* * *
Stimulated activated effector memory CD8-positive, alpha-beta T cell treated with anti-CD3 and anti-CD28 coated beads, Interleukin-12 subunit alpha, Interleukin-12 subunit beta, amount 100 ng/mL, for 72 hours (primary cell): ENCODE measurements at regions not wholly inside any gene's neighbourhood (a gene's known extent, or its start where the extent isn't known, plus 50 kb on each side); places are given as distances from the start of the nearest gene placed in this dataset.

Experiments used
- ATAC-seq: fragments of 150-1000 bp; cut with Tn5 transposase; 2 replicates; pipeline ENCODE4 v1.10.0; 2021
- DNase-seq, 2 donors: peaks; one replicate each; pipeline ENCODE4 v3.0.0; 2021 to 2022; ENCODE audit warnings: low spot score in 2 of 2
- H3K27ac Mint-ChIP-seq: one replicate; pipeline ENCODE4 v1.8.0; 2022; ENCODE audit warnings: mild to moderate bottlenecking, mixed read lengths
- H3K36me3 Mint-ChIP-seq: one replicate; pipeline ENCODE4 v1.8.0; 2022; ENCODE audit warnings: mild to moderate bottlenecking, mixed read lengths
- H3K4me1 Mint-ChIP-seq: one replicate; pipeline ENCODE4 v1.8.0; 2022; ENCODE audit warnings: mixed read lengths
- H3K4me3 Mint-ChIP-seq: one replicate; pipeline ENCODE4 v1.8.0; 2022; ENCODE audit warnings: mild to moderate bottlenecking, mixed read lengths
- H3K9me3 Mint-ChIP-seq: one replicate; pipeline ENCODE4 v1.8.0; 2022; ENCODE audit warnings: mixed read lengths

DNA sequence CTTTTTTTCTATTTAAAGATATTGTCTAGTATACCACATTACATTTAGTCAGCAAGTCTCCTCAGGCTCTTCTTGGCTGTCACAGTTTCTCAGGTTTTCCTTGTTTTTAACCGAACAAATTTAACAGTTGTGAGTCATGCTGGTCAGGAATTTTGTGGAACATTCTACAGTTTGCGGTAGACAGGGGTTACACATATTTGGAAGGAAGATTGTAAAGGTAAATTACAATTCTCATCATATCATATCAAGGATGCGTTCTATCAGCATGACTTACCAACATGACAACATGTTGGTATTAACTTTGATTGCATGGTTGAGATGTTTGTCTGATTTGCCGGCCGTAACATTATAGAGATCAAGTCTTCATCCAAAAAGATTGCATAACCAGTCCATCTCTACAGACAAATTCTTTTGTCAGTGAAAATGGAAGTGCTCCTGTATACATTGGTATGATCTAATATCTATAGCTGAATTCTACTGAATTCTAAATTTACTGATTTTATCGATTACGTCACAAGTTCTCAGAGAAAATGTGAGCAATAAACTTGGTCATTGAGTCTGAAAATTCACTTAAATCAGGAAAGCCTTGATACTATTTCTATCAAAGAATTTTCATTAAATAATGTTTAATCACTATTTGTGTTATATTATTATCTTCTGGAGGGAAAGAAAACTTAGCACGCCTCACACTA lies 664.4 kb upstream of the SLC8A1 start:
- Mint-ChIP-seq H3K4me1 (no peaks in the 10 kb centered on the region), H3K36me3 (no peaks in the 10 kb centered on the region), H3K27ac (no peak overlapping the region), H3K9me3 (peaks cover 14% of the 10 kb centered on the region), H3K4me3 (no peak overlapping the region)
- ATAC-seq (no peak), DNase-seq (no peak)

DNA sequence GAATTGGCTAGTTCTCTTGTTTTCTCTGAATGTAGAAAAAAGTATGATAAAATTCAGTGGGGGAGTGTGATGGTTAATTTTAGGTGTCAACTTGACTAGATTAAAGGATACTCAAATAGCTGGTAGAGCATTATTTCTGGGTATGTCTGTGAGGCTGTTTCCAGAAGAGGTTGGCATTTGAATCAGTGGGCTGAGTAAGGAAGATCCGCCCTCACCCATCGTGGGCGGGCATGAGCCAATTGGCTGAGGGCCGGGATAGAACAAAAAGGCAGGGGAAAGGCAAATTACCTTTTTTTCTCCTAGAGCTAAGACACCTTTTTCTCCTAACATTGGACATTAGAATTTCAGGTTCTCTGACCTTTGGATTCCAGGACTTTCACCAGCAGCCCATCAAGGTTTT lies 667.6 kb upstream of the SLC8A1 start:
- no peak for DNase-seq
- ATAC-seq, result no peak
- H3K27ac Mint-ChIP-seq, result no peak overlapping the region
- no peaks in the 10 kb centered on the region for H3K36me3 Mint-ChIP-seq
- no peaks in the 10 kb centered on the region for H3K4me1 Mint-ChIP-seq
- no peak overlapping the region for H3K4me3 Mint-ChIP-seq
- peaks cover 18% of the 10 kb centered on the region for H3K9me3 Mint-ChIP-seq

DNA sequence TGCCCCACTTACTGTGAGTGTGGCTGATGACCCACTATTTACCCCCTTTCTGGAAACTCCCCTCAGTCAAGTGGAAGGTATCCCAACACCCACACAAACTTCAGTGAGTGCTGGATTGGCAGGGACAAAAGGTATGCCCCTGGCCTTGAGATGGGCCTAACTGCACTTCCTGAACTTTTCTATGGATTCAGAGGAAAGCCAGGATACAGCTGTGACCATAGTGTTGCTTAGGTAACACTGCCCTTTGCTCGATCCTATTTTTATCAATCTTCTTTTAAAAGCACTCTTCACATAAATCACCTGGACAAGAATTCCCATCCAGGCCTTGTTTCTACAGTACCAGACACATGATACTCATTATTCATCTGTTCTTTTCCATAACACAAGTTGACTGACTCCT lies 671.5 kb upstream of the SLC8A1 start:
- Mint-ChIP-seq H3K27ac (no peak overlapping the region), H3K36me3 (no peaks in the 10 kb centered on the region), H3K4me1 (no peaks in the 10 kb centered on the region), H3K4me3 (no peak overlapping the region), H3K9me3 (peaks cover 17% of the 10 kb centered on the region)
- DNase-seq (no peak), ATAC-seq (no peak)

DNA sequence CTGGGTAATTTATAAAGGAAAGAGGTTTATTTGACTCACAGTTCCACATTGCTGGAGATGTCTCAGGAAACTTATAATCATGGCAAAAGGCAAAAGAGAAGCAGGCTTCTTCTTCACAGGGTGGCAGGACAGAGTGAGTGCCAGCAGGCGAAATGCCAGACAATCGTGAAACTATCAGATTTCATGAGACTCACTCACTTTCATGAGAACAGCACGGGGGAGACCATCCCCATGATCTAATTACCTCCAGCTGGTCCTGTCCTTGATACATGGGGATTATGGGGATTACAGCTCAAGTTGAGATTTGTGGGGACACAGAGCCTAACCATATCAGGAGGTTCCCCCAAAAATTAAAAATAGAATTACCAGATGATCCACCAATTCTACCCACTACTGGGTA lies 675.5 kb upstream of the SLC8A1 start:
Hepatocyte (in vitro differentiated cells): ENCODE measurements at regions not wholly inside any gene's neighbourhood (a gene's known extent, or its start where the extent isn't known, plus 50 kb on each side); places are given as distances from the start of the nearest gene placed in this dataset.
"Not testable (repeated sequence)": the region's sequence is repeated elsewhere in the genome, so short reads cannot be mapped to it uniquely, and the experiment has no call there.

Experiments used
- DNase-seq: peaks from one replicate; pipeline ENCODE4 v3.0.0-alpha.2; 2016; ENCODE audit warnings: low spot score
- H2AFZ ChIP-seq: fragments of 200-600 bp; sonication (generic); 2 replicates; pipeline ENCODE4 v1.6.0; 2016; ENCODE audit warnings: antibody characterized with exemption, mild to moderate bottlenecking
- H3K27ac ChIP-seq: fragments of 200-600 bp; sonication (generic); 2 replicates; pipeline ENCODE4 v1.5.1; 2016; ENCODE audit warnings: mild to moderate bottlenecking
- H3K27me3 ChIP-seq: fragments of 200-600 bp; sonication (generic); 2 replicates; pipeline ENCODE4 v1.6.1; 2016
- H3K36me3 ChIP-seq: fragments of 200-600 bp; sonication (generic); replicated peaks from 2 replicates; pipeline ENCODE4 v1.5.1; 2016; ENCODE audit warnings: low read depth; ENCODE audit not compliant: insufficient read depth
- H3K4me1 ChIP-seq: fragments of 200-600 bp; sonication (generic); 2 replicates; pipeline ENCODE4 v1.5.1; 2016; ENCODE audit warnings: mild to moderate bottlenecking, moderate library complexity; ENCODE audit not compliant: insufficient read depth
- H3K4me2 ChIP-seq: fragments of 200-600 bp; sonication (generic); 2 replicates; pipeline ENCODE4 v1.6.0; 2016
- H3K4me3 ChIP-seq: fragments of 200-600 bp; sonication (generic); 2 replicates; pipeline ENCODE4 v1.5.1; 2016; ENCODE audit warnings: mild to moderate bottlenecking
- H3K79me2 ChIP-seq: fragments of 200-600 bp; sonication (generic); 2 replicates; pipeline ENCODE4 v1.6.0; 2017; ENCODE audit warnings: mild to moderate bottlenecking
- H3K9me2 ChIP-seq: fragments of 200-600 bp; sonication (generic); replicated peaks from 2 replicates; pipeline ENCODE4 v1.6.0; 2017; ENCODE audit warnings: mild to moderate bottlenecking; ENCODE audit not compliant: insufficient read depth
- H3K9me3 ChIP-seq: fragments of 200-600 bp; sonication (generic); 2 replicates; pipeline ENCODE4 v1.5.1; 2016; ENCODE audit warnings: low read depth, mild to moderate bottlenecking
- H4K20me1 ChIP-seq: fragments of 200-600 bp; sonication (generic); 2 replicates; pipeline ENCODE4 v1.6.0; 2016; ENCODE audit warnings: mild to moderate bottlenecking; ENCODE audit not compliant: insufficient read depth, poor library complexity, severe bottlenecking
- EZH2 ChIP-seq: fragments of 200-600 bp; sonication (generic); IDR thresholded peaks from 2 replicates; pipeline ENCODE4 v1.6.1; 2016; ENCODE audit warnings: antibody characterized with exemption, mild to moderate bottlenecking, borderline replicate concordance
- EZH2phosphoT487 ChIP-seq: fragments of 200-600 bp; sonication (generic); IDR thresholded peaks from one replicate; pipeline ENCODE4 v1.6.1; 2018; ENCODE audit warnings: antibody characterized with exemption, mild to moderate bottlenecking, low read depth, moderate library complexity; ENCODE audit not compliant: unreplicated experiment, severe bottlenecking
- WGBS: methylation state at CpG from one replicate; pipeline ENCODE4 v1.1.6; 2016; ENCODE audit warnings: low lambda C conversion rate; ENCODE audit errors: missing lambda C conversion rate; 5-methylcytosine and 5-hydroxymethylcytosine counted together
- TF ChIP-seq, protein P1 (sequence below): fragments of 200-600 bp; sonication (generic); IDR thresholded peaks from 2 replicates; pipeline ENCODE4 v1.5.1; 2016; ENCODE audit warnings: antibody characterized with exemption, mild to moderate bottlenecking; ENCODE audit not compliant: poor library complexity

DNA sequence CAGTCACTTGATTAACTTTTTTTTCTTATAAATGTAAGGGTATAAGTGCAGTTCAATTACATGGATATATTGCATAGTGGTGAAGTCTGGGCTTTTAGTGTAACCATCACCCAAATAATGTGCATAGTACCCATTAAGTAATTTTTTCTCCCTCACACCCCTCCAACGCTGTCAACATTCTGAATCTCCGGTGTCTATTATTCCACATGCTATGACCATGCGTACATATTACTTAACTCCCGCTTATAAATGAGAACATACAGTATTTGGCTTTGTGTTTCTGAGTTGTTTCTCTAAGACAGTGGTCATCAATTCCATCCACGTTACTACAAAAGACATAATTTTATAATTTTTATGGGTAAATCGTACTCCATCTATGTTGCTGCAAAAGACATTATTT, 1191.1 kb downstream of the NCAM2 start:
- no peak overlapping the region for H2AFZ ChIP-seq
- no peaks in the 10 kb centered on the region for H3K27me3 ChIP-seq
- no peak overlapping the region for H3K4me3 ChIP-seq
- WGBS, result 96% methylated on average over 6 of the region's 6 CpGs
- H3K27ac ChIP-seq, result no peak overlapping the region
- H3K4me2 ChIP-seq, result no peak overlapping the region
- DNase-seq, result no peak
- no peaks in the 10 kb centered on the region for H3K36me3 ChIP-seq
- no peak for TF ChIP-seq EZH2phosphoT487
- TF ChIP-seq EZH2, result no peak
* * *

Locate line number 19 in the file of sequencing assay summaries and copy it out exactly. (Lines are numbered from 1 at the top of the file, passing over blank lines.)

- no peak overlapping the region for H3K4me3 Mint-ChIP-seq